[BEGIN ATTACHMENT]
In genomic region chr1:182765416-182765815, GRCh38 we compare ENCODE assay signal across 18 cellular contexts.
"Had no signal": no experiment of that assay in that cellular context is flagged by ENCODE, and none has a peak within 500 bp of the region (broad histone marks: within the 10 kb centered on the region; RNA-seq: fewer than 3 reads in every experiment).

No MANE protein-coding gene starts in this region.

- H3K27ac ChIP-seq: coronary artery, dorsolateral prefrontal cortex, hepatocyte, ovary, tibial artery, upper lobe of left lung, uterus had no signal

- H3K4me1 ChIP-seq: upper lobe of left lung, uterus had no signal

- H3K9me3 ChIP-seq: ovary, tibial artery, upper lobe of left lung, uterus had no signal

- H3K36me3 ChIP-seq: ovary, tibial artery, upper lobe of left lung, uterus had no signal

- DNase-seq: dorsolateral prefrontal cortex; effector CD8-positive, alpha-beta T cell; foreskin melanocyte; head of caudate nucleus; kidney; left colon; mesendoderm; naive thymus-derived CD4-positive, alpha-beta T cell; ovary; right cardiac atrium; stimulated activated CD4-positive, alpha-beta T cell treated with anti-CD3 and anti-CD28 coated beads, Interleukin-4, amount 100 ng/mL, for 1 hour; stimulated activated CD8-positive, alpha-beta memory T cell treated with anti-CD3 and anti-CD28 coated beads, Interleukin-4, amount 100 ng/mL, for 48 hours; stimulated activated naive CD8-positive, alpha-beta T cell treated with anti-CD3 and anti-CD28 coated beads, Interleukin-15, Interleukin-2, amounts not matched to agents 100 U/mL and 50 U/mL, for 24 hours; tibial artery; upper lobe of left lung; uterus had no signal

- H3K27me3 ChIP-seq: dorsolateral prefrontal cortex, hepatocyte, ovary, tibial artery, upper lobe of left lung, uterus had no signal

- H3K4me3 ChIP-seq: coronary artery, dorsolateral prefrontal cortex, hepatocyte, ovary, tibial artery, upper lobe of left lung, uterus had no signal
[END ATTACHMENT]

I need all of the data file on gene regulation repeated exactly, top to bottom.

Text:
In genomic region chr1:182765416-182765815, GRCh38 we compare ENCODE assay signal across 18 cellular contexts.
"Had no signal": no experiment of that assay in that cellular context is flagged by ENCODE, and none has a peak within 500 bp of the region (broad histone marks: within the 10 kb centered on the region; RNA-seq: fewer than 3 reads in every experiment).

No MANE protein-coding gene starts in this region.

- H3K27ac ChIP-seq: coronary artery, dorsolateral prefrontal cortex, hepatocyte, ovary, tibial artery, upper lobe of left lung, uterus had no signal

- H3K4me1 ChIP-seq: upper lobe of left lung, uterus had no signal

- H3K9me3 ChIP-seq: ovary, tibial artery, upper lobe of left lung, uterus had no signal

- H3K36me3 ChIP-seq: ovary, tibial artery, upper lobe of left lung, uterus had no signal

- DNase-seq: dorsolateral prefrontal cortex; effector CD8-positive, alpha-beta T cell; foreskin melanocyte; head of caudate nucleus; kidney; left colon; mesendoderm; naive thymus-derived CD4-positive, alpha-beta T cell; ovary; right cardiac atrium; stimulated activated CD4-positive, alpha-beta T cell treated with anti-CD3 and anti-CD28 coated beads, Interleukin-4, amount 100 ng/mL, for 1 hour; stimulated activated CD8-positive, alpha-beta memory T cell treated with anti-CD3 and anti-CD28 coated beads, Interleukin-4, amount 100 ng/mL, for 48 hours; stimulated activated naive CD8-positive, alpha-beta T cell treated with anti-CD3 and anti-CD28 coated beads, Interleukin-15, Interleukin-2, amounts not matched to agents 100 U/mL and 50 U/mL, for 24 hours; tibial artery; upper lobe of left lung; uterus had no signal

- H3K27me3 ChIP-seq: dorsolateral prefrontal cortex, hepatocyte, ovary, tibial artery, upper lobe of left lung, uterus had no signal

- H3K4me3 ChIP-seq: coronary artery, dorsolateral prefrontal cortex, hepatocyte, ovary, tibial artery, upper lobe of left lung, uterus had no signal